Topic: Yazoo

The French In Alabama And Mississippi

After the Spanish invasion of De Soto, to which allusion has so often been made, our soil remained untrodden by European feet for nearly a century and a half. At the end of that long and dark period it became connected with the history of the distant dark period it became connected with the history of the distant French possessions of Canada, which were contemporaneous with the oldest English colonies in America. For more than fifty years the French fur traders of Canada, associated with the enterprising Jesuit Fathers, had continued to advance southwestward upon the great lakes, discovering new regions, different races of Indians, more abundant game, and wider and brighter waters. At length, from the tribes upon the southern shores of Lake Superior, Father Allouez heard some vague reports of a great western river. Subsequently, Father Marquette was dispatched from Quebec with Joliet, a trader of that place, five other Frenchmen, and a large number of Indian guides, to seek the Mississippi, and thus add new regions to the dominion of France, and new missions of the empire of the Jesuits. Ascending Fox River to the head of navigation, and crossing the portage to the banks of the Wisconsin, with birch bark canoes, the adventurers again launched their tiny boats and floated down to the Mississippi river. Descending it to the mouth of the Arkansas, and encountering...

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African Slaves and Indian Wars

The problem of civilization in Louisiana was early complicated by the presence and mutual contact of three races of men. The Mississippi Company’s agricultural colonial scheme was based on the West Indian idea of African slave labor. Already the total number of blacks had risen to equal that of the whites, and within the Delta, outside of New Orleans, they must have largely preponderated. In 1727 this idea began to be put into effect just without the town’s upper boundary, where the Jesuit fathers accommodated themselves to it in model form, and between 1726 and 1745 gradually acquired and put under cultivation the whole tract of land now covered by the First District of New Orleans, the centre of the city’s wealth and commerce. The slender, wedge-shaped space between Common and Canal Streets, and the subsequent accretions of soil on the river front, are the only parts of the First District not once comprised in the Jesuits’ plantations. Education seems not to have had their immediate attention, but a myrtle orchard was planted on their river-front, and the orange, fig, and sugar-cane¬†were introduced by them into the country at later intervals. Other and older plantations were yearly sending in the products of the same unfortunate agricultural system. The wheat and the flour from the Illinois and the Wabash were the results of free farm and mill labor; but the...

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Yazoo Indians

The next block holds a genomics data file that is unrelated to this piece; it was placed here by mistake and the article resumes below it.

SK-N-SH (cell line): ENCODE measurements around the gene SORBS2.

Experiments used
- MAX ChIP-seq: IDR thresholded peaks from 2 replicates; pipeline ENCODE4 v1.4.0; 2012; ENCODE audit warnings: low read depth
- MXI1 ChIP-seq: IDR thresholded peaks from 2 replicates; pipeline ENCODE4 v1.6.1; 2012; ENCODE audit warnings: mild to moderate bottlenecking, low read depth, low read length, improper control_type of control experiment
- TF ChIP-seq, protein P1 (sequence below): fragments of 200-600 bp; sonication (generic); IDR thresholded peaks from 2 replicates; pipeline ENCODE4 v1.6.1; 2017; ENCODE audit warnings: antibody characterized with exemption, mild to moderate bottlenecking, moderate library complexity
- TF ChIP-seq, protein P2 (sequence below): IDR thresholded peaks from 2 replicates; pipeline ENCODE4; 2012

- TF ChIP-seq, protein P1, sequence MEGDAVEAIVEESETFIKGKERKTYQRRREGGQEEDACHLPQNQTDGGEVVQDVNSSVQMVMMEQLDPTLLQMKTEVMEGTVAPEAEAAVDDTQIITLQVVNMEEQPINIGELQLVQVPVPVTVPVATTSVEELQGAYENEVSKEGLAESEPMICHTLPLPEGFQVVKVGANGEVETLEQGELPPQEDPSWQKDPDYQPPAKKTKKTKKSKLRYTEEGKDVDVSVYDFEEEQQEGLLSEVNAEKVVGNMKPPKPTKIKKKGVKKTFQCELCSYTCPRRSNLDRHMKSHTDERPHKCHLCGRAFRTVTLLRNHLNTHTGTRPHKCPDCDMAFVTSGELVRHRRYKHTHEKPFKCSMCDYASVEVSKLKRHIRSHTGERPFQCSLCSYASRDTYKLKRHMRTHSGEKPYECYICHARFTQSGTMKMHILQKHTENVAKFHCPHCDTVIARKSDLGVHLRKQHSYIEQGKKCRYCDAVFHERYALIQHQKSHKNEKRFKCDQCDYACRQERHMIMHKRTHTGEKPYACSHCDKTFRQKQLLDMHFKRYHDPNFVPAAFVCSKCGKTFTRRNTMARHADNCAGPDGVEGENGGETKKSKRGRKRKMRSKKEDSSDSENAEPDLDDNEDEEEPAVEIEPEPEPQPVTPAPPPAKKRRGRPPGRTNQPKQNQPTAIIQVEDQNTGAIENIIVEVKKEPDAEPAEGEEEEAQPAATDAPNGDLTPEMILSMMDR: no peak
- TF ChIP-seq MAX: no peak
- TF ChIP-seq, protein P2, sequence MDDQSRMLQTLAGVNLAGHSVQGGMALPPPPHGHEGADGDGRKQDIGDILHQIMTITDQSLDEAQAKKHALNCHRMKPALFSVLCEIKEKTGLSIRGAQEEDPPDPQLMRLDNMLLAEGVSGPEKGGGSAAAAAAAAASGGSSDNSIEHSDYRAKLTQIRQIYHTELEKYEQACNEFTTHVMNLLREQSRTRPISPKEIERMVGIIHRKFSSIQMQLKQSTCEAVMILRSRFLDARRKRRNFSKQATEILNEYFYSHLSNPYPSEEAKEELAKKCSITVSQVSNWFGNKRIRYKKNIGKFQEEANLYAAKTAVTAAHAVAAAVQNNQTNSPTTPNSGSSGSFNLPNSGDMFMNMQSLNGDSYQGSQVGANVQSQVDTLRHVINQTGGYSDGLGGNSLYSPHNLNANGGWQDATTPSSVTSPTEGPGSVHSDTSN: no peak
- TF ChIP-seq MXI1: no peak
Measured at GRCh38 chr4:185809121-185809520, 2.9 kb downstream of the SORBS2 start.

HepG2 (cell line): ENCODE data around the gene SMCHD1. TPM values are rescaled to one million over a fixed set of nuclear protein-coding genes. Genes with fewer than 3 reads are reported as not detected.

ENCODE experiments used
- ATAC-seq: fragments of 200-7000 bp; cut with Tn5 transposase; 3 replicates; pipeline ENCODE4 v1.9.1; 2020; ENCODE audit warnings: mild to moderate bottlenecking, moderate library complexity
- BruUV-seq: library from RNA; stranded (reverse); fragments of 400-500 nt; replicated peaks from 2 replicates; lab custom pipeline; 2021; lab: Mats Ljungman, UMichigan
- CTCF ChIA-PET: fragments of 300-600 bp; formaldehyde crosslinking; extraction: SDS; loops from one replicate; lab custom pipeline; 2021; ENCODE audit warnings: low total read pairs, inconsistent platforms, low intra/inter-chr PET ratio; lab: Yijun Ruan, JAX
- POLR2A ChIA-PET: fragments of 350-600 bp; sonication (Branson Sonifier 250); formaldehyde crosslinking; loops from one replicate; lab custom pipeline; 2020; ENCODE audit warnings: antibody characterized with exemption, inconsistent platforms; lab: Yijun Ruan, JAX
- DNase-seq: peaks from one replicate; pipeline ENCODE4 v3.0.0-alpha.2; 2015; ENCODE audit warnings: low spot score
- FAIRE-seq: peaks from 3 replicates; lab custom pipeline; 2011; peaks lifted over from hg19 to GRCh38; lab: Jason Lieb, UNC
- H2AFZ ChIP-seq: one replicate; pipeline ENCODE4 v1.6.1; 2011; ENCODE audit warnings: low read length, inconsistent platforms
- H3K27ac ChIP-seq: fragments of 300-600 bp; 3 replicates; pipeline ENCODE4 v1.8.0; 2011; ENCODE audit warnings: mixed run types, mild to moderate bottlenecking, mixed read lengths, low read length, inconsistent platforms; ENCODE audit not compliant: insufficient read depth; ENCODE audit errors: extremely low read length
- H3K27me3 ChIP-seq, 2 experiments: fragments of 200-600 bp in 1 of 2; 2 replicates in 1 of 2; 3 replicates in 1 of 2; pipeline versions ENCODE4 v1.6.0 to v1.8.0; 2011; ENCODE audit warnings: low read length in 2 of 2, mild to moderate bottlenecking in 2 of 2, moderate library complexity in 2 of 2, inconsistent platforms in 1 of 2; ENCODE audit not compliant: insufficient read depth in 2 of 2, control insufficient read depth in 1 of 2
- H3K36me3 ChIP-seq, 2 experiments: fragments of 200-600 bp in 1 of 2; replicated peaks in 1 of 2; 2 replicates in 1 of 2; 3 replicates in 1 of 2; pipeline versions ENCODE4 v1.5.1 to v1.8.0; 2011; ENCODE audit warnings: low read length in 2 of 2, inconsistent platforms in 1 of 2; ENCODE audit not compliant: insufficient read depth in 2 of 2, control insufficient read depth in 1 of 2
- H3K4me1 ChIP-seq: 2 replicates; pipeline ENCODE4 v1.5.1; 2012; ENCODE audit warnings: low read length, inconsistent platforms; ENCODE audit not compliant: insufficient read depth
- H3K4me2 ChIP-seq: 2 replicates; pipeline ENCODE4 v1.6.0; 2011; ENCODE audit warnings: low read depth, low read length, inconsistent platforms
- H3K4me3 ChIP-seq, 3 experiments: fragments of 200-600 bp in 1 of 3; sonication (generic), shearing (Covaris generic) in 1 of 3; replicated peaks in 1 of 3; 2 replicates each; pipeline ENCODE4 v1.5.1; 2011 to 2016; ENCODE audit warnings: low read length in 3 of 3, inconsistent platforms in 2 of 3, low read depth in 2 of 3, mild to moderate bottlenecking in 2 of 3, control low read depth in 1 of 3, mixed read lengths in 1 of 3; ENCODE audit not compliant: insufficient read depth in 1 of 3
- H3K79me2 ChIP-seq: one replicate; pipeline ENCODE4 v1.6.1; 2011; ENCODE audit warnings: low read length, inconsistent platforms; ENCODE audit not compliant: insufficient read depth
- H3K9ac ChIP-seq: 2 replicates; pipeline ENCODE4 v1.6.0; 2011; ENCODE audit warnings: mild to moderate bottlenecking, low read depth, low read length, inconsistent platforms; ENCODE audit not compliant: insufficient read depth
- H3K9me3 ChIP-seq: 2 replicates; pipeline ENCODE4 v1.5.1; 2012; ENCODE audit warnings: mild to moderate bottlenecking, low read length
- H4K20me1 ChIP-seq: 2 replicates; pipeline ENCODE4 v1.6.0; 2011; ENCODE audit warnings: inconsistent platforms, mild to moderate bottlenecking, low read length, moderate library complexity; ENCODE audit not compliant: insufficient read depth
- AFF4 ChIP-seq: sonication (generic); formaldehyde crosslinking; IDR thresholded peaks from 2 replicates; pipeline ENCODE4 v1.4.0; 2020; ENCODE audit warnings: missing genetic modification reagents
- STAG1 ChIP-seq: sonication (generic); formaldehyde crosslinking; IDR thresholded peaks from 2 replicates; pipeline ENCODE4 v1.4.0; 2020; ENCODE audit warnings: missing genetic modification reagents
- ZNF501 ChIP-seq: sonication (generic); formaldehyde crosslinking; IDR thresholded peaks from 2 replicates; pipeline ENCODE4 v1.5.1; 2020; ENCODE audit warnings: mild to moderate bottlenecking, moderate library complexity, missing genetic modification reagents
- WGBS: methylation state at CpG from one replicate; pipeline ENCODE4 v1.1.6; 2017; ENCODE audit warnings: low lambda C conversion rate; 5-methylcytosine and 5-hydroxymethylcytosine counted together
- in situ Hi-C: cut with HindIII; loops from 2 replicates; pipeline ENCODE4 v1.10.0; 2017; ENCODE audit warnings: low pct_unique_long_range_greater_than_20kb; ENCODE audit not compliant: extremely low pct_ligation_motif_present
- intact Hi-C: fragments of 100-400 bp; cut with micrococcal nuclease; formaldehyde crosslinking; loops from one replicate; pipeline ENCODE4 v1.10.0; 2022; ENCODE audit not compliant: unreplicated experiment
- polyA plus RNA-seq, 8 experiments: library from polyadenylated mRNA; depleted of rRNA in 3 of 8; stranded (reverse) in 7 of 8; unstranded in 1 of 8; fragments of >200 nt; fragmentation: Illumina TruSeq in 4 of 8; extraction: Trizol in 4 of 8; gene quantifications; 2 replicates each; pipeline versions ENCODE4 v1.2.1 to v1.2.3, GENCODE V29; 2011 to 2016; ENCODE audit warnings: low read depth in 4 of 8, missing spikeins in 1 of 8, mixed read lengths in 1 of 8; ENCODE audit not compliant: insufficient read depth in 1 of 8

Yazoo Tribe: Meaning unknown. Yazoo Connections.-The associations of this tribe with the Koroa and the fact that their language contained an r sound make reasonably certain that they belonged to the Tunican group and stock. Yazoo Location. On the south side of Yazoo River about 4 French leagues above its mouth. (See also Arkansas.) Yazoo History. The Yazoo appear to have been the first of the tribes living on the lower part of the Yazco River to have established themselves there, and hence it was from them that the stream received its name. They are mentioned by La Salle and his companions in connection with their voyage to the mouth of the Mississippi in 1682. A French post was established near them in 1718, and in 1727 a Jesuit missionary, Father Seuel, settled nearby. In 1729, however, the Yazoo joined the Natchez in their uprising, murdered the missionary, and massacred the French garrison. Their subsequent fortunes were identical with those of the Koroa, and they were probably absorbed into the Chickasaw or Choctaw. It is not improbable that there is some connection between the name of this tribe and that of two of the Yazoo towns among the Choctaw, but if so it goes back beyond recorded history. Yazoo Population. I have estimated that in 1698 there were somewhat more than 600 Yazoo and Koroa together. In 1700 Gravier...

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Yazoo Tribe

Yazoo Indians (meaning unknown). An extinct tribe and village formerly on lower Yazoo river, Mississippi, Like all the other tribes on this stream, the Yazoo were small in number. The people were always closely associated with the Koroa, whom they resembled in employing an r in speaking, unlike most of the neighboring tribes. The French in 1718 erected a fort 4 leagues from the mouth of Yazoo river to guard that stream, which formed the waterway to the Chickasaw country, In 1729, in imitation of the Natchez, the Yazoo and Koroa rose against the French and destroyed the fort, but both tribes were finally expelled 1Shea, Cath. Miss., 430, 449, 1855 and probably united with the Chickasaw and Choctaw. Whether this tribe had any connection with the West Yazoo and East Yazoo towns among the Choctaw is not known. Footnotes:   [ + ] 1. ↩ Shea, Cath. Miss., 430, 449,...

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